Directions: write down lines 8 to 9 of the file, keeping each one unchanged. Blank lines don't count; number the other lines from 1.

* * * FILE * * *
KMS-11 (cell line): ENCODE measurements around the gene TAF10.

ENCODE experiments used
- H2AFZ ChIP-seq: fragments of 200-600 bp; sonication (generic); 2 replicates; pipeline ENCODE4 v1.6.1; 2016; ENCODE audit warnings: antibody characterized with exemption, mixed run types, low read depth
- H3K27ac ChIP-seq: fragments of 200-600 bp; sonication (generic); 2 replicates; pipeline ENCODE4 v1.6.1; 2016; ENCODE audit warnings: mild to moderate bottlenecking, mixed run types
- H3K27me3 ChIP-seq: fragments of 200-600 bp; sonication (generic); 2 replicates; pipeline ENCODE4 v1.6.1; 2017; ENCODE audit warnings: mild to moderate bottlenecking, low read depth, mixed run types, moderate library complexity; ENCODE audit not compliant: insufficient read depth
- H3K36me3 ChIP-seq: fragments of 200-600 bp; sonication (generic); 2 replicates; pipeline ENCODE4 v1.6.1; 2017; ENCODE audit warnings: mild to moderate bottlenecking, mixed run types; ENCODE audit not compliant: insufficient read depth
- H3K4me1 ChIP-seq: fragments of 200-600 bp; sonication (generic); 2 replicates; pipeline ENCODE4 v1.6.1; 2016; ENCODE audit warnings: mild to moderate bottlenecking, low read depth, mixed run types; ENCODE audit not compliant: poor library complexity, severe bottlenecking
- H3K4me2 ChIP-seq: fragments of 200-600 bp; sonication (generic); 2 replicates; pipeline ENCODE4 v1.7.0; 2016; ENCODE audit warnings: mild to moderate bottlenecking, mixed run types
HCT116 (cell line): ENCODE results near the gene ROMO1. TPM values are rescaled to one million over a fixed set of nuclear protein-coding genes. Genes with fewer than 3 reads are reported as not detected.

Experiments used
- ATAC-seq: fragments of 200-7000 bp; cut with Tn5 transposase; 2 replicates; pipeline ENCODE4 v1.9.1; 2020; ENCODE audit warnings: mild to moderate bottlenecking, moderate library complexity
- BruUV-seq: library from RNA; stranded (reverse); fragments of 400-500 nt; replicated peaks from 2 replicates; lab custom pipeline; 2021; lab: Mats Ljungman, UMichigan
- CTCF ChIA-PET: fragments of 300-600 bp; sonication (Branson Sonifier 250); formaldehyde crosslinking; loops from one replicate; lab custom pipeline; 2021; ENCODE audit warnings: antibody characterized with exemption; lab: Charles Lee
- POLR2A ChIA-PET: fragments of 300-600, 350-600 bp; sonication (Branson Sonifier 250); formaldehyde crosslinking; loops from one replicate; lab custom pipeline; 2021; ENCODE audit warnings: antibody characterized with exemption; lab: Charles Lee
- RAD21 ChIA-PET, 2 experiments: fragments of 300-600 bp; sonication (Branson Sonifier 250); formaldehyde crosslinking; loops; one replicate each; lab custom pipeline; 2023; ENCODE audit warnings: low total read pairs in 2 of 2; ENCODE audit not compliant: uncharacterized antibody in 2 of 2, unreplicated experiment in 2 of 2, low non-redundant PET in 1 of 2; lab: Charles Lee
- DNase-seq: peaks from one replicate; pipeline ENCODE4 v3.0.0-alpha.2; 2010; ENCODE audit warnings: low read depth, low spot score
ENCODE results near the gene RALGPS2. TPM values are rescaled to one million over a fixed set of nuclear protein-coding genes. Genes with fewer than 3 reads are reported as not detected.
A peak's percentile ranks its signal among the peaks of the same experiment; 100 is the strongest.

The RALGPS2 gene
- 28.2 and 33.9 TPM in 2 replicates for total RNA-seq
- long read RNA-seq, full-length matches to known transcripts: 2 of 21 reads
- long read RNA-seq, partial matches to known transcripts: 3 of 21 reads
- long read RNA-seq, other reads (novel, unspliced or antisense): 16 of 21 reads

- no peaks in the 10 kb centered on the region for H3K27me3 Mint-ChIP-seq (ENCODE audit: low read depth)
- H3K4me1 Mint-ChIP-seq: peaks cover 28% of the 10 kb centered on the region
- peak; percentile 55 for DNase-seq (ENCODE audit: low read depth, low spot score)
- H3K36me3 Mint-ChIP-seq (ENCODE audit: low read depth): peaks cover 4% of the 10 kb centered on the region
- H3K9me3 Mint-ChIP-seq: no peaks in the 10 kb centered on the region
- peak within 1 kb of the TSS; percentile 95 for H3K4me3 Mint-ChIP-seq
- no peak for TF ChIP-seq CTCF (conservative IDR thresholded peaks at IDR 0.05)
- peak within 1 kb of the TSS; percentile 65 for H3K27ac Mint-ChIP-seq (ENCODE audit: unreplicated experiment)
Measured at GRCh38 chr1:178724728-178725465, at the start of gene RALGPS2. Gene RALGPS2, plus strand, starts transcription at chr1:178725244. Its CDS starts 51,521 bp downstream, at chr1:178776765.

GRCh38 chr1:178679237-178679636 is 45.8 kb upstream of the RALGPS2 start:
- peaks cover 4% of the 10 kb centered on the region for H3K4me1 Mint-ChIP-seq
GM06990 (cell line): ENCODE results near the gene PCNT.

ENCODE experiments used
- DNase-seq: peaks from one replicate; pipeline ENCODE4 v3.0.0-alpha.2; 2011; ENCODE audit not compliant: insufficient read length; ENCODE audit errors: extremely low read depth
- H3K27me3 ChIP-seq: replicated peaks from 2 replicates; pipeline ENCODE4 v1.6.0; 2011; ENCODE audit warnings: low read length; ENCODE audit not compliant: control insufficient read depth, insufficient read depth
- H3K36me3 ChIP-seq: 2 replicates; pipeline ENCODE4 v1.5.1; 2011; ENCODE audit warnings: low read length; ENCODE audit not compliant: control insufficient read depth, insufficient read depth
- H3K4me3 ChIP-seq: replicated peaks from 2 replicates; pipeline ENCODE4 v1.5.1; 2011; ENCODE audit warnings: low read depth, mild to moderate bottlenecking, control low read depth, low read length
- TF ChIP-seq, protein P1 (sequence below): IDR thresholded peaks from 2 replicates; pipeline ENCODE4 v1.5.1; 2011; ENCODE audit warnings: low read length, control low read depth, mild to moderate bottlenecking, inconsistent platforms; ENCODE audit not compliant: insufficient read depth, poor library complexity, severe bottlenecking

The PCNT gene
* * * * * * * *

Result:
- H3K4me2 ChIP-seq: fragments of 200-600 bp; sonication (generic); 2 replicates; pipeline ENCODE4 v1.7.0; 2016; ENCODE audit warnings: mild to moderate bottlenecking, mixed run types
HCT116 (cell line): ENCODE results near the gene ROMO1. TPM values are rescaled to one million over a fixed set of nuclear protein-coding genes. Genes with fewer than 3 reads are reported as not detected.